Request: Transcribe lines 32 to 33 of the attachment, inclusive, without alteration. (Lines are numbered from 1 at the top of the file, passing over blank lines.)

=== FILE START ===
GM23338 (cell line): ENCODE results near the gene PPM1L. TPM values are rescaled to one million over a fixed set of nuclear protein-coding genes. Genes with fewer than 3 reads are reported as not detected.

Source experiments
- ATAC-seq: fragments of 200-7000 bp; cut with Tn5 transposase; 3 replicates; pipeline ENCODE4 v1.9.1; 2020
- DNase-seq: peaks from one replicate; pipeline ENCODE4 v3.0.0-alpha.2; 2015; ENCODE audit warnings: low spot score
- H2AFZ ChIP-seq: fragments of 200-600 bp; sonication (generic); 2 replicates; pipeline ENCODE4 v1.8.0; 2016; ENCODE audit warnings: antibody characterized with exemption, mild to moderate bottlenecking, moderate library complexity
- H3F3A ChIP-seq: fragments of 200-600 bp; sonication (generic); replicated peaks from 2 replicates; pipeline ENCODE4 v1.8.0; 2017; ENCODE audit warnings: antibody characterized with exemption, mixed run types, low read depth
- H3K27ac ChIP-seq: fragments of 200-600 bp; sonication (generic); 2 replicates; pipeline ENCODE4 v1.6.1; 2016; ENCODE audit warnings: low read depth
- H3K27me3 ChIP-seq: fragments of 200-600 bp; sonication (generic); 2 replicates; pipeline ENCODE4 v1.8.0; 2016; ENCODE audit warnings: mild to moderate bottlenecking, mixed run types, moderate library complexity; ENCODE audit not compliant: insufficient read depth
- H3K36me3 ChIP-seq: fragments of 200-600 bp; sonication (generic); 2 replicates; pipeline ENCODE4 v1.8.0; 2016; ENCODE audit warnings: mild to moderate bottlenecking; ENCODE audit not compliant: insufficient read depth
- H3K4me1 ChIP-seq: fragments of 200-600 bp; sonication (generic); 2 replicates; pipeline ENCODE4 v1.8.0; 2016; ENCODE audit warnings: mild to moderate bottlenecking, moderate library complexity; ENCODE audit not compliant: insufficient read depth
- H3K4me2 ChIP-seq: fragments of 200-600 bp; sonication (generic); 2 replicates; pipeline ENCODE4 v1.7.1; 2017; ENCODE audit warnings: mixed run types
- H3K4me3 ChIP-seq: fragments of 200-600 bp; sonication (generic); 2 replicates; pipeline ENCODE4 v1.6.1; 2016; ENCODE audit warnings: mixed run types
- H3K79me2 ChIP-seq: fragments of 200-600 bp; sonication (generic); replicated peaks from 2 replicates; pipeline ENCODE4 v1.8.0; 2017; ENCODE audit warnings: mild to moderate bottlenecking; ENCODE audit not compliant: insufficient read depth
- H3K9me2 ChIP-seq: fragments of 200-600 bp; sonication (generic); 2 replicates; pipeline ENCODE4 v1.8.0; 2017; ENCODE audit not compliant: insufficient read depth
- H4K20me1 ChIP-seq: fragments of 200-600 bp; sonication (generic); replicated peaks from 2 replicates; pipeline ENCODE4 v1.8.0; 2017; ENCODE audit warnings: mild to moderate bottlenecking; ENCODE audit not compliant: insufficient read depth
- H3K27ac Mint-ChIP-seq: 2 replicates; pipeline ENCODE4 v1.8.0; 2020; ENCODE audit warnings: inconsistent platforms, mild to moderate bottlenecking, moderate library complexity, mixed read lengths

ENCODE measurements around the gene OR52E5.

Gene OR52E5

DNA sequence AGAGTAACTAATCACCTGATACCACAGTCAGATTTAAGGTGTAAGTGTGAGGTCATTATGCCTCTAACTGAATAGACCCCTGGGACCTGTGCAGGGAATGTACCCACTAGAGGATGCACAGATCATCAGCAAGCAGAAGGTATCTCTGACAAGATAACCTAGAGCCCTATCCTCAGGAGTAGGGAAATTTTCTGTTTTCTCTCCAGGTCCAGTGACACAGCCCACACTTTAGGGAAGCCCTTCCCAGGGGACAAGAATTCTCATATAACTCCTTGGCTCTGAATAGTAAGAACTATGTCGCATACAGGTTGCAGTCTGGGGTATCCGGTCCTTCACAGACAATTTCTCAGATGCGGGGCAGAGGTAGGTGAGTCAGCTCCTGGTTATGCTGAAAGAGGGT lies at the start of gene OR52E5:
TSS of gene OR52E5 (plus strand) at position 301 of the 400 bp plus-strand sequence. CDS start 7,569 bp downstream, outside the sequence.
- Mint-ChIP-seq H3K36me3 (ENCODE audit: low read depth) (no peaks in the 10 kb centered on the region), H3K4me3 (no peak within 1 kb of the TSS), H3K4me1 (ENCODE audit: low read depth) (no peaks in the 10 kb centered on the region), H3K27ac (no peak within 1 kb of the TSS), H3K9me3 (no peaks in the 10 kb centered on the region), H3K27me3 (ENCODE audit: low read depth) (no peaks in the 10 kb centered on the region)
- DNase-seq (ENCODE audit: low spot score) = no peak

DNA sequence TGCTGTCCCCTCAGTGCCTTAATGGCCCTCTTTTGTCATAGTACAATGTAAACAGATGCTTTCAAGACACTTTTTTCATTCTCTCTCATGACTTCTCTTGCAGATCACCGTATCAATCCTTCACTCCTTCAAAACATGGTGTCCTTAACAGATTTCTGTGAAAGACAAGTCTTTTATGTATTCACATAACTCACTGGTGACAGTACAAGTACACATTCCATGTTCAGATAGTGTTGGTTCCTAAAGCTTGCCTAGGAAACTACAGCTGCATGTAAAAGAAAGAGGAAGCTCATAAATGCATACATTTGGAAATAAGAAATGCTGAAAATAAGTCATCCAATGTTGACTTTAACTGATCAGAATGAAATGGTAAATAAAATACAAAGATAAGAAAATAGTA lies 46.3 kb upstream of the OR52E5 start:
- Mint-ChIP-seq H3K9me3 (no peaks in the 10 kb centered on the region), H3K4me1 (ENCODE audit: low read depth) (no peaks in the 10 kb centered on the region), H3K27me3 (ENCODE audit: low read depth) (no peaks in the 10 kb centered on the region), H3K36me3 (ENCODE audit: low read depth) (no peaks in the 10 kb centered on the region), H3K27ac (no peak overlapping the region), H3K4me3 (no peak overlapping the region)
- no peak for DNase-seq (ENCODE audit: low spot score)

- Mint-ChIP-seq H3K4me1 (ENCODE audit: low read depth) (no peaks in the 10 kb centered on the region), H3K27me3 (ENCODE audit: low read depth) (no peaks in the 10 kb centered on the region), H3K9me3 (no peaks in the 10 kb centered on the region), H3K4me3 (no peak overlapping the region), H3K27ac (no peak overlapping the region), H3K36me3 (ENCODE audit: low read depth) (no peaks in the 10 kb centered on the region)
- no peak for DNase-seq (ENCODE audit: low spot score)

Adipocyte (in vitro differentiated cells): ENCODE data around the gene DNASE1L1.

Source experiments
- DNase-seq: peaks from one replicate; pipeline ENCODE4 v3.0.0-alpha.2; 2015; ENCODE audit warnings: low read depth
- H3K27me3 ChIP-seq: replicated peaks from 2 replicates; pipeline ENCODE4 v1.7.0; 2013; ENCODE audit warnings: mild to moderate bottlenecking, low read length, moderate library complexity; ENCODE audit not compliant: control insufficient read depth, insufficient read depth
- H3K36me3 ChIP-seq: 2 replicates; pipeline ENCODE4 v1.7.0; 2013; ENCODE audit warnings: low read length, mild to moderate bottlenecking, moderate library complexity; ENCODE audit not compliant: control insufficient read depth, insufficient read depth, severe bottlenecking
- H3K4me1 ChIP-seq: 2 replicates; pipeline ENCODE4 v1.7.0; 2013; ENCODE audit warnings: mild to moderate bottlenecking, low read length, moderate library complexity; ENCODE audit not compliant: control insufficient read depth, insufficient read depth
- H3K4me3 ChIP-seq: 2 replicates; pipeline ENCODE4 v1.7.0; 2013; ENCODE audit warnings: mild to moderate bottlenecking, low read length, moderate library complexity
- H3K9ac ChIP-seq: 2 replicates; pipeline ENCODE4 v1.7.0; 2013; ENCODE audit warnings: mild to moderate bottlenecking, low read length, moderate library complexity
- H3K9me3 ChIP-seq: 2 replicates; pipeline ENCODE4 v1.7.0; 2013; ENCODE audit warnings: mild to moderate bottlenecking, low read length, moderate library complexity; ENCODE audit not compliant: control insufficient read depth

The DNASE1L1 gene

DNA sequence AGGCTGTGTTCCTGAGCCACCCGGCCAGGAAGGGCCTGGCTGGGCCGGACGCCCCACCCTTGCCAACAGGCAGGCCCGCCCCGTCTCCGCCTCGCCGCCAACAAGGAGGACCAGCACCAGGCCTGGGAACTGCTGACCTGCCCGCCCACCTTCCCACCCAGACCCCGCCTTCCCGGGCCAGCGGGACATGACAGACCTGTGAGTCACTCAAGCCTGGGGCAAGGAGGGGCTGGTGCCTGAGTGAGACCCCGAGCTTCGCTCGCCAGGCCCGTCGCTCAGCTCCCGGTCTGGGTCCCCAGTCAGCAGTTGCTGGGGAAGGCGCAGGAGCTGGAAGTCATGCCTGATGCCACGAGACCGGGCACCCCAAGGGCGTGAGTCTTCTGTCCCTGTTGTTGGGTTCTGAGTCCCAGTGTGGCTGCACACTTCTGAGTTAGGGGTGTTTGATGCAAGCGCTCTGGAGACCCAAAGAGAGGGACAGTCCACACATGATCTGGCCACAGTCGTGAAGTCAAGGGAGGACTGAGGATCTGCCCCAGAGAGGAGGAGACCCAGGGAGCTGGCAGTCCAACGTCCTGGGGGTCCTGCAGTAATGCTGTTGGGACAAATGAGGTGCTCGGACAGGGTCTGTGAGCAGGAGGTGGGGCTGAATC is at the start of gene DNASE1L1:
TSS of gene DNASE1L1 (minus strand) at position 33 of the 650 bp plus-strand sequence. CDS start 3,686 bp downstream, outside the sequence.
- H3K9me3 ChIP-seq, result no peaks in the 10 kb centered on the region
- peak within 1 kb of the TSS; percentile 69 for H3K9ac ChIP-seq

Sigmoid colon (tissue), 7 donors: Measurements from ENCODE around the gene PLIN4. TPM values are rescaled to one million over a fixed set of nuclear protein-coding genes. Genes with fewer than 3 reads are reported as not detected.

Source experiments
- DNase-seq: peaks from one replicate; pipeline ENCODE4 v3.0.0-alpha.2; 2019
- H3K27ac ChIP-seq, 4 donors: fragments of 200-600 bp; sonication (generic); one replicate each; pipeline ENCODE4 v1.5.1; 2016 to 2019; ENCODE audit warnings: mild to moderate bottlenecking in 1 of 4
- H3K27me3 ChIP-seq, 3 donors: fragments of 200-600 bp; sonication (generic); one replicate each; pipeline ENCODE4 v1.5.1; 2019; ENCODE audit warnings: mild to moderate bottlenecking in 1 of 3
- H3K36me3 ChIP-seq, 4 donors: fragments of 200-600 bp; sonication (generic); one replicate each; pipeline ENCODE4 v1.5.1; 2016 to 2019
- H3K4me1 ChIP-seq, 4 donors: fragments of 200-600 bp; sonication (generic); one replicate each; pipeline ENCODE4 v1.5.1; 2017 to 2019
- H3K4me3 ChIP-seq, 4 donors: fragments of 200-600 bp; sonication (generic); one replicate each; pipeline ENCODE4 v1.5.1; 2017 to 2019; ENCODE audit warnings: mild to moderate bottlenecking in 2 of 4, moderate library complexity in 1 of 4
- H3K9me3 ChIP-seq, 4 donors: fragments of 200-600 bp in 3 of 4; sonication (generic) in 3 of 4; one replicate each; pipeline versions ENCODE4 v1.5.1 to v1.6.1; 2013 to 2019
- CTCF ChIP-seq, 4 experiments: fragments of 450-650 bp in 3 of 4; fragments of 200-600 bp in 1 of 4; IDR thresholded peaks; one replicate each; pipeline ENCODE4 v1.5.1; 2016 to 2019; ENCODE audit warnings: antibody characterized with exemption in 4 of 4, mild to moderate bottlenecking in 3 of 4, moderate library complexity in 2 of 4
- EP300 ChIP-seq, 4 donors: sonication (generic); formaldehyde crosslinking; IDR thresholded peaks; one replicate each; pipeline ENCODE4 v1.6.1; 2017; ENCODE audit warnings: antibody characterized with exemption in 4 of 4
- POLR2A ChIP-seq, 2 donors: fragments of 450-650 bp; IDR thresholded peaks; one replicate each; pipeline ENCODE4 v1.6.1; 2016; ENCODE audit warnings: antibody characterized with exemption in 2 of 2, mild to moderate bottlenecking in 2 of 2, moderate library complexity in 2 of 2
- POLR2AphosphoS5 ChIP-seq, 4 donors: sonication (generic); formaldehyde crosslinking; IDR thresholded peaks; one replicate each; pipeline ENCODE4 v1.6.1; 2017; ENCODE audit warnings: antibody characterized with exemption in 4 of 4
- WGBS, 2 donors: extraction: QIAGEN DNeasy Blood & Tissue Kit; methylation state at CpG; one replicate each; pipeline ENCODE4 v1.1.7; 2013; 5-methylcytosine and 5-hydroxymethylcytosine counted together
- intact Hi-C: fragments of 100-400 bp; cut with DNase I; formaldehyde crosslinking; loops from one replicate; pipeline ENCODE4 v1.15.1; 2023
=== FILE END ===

- H3K36me3 ChIP-seq: 2 replicates; pipeline ENCODE4 v1.7.0; 2013; ENCODE audit warnings: low read length, mild to moderate bottlenecking, moderate library complexity; ENCODE audit not compliant: control insufficient read depth, insufficient read depth, severe bottlenecking
- H3K4me1 ChIP-seq: 2 replicates; pipeline ENCODE4 v1.7.0; 2013; ENCODE audit warnings: mild to moderate bottlenecking, low read length, moderate library complexity; ENCODE audit not compliant: control insufficient read depth, insufficient read depth